Bath's brand new road circuit is due to open on Saturday, with local MP Don Foster cutting the ribbon. The first official ride will include representatives from the three local clubs – Bath CC, Velo Club Walcot and Somer Valley – and pupils from Farmborough, St Philip’s and St Martin’s Garden Primary Schools. They will also be joined by 9-year-old Josh Lake and his sister Ellie, 12, from Threeways School who were nominated by the Wheels for All Project, an inclusive cycling scheme, managed by Bath & North East Somerset Council who have responsibility for running the facility.
After the official first ride at 11am the track will be open for two hours to the public, so that everyone can have a go on the new billiard-smooth tarmac. The track has been made possible thanks to a £600,000 grant from British Cycling and the circuit is the first part of a wider regeneration of the Odd Down playing fields, with an astroturf pitch, new changing facilities and improved football, rugby and cricket pitches all in the pipeline. Saturday's session is in advance of the full opening on Saturday 13 July, when a whole series of events are planned for the circuit.
Councillor David Dixon (Lib-Dem, Oldfield), Cabinet Member for Neighbourhoods, said: “The new site will be for everybody, from children and families to the more competitive cyclist, and we hope it will become a centre of excellence for disability cycling. Anyone is welcome – whether from Bath & North East Somerset Council’s communities or the wider South West region. We’re extremely grateful to British Cycling for their generous support and we’re pleased to be working with local people so they can get actively involved in the delivery of improvements in their community.”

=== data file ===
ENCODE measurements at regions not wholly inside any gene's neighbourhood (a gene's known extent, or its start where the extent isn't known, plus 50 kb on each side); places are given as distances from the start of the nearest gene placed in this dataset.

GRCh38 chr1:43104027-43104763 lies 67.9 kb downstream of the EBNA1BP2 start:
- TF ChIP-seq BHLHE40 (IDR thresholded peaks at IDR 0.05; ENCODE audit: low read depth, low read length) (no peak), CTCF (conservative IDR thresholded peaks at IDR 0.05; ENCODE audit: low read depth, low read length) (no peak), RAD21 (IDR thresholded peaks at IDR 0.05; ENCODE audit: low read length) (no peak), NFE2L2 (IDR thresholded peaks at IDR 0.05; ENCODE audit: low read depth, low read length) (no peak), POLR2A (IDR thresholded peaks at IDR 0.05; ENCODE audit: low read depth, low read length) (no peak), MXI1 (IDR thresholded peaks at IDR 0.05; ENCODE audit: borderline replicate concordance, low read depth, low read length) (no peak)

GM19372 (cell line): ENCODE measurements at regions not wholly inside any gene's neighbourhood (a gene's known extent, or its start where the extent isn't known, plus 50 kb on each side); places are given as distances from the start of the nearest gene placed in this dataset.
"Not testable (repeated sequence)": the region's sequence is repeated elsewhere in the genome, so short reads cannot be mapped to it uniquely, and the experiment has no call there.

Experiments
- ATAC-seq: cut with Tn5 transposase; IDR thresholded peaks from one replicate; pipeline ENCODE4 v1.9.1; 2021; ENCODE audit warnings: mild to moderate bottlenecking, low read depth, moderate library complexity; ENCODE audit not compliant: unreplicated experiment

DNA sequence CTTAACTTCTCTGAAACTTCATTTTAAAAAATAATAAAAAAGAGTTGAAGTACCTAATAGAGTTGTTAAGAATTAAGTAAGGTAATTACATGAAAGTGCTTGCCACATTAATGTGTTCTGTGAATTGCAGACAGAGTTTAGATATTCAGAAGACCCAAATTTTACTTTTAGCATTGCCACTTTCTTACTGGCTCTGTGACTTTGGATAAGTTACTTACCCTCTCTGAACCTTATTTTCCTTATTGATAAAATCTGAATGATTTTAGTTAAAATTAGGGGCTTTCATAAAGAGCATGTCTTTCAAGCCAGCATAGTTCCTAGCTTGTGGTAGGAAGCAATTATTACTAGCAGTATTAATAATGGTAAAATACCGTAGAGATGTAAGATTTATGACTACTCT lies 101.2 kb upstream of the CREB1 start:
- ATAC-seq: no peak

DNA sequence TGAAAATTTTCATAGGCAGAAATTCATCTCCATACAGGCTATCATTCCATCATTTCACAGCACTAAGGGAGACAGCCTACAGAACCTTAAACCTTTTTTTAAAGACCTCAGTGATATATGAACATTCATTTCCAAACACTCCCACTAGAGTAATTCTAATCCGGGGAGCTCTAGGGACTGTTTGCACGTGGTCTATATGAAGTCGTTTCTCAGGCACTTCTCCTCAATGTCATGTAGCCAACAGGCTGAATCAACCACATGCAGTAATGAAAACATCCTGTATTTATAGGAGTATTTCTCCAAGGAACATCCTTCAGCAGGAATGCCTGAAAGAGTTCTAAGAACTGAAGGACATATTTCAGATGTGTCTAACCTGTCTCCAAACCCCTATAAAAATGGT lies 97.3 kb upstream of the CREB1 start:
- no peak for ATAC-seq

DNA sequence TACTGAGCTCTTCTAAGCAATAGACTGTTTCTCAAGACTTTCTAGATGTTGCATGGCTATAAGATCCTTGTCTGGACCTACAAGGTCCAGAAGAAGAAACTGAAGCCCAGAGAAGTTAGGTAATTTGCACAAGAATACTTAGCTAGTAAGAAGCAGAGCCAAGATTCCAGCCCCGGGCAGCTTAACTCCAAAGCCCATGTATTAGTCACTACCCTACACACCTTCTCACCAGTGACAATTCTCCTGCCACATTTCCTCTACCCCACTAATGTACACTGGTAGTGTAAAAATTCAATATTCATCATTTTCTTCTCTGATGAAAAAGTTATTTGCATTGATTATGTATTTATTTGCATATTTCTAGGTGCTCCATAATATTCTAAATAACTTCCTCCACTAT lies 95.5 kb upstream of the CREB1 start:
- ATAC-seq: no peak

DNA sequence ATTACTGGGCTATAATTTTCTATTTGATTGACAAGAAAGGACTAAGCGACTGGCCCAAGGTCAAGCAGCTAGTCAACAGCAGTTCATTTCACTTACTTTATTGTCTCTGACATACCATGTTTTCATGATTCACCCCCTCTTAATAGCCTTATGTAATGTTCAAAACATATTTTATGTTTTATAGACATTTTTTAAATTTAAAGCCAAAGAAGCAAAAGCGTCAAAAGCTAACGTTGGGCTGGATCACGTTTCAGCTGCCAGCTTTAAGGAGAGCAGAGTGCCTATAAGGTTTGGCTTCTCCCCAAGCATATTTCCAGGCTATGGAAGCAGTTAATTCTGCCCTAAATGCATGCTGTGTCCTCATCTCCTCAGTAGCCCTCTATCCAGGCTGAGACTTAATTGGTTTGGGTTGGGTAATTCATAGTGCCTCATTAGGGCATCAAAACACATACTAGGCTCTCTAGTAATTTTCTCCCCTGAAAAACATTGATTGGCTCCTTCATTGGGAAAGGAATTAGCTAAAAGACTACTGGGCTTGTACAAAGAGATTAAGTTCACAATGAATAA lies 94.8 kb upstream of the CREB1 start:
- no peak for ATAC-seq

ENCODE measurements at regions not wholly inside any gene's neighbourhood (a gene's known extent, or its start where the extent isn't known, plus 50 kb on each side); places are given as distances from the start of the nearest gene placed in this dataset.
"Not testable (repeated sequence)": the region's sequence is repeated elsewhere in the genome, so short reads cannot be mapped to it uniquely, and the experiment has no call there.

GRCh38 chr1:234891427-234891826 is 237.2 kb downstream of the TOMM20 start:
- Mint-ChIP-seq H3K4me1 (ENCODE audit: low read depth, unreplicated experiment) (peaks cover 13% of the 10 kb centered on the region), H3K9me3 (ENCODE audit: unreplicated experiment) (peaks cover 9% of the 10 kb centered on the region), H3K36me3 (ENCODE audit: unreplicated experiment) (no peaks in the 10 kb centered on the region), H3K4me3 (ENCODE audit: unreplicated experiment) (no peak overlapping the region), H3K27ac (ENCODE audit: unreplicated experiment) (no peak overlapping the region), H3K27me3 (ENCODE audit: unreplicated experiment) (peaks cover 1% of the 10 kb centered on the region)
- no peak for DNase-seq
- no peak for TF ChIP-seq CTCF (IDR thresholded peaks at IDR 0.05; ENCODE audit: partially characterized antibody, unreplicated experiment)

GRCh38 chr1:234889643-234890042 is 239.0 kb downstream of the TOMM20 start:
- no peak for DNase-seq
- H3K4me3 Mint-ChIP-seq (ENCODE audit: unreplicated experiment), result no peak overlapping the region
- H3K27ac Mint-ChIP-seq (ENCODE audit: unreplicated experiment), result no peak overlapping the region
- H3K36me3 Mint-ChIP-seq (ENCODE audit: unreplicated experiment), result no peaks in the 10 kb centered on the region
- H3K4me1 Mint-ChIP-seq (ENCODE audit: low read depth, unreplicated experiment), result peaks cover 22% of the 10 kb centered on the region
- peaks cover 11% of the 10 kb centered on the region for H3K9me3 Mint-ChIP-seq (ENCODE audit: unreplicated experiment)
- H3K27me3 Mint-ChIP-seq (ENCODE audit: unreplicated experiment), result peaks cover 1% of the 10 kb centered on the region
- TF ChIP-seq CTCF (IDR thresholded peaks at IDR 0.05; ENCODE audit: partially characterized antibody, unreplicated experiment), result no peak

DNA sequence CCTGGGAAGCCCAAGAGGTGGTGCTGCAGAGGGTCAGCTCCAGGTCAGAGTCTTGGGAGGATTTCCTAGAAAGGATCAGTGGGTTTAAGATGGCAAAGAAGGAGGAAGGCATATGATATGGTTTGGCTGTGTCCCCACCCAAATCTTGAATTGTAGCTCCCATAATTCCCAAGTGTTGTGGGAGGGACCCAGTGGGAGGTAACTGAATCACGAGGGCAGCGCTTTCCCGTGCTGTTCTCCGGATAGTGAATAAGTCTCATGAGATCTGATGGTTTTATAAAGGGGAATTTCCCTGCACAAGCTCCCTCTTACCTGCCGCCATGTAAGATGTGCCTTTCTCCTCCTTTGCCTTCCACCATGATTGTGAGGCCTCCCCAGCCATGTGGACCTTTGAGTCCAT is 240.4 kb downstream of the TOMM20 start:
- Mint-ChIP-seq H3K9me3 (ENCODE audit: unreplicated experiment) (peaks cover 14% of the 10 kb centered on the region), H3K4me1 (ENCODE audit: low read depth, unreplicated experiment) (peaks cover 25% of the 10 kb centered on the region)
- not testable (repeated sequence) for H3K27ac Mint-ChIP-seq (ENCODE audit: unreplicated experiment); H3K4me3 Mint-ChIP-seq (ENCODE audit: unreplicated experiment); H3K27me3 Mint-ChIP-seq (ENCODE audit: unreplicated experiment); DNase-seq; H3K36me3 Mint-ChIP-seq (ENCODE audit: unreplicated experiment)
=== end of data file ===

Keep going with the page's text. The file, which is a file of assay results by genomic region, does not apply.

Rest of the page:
So will Don's ride be the very first? Well, no. The lure of the closed circuit has certainly been strong, and it's not really a surprise that there's already a Strava segment and a leaderboard for the new track, so there's been a bit of fence-hopping ahead of the gates opening. From its conception to its completion the Council and British Cycling were fairly clear that it would be a bookings-only facility, with the track costs set at £40/hr (£200 a day) to local clubs and £10/hr (£50 a day) for schools. Event and corporate hires will pay more. That certainly makes it an attractive facility for the local schools to use for cycle training, and means that everyone will just need to chip in a couple of quid (as has worked well at Castle Combe motor circuit) for a training session; the three local clubs have already block booked and a BC coaching course is already booked in for the end of June to train up more local coaches.
The message about the booking-only nature of the track hasn't necessarily filtered down to the local community, however, with some locals expressing surprise on social networks that they won't be able to use it when it isn't booked. The council explains why sessions have to be booked on its website:
“The circuit is a top quality sports training facility and whilst we want to encourage all abilities to use the facility, it has to be done in a safe and controlled way. There is a concern that an open access facility may result in cyclists wishing to race around the circuit, alongside young children on balance-ability bikes with their parents learning to cycle, and subsequently accidents could occur.”
That concern is warranted, though it's worth noting that the circuit sits directly alongside the Tumps BMX track, also managed by BANES, which is open access and, it could be argued, potentially just as dangerous. The circuit is a new facility and as one of less than 20 such dedicated tracks in the UK – and the only one in the Southern British Cycling Region – demand is sure to be high. The first year of the track is being used by the council, and British Cycling, to gauge demand from the various groups with an interest in using it; after that, booking and access will be reviewed.
Dave is a founding father of road.cc and responsible for kicking the server when it breaks. In a previous life he was a graphic designer but he's also a three-time Mountain Bike Bog Snorkelling world champion, and remains unbeaten through the bog. Dave rides all sorts of bikes but tends to prefer metal ones. He's getting old is why.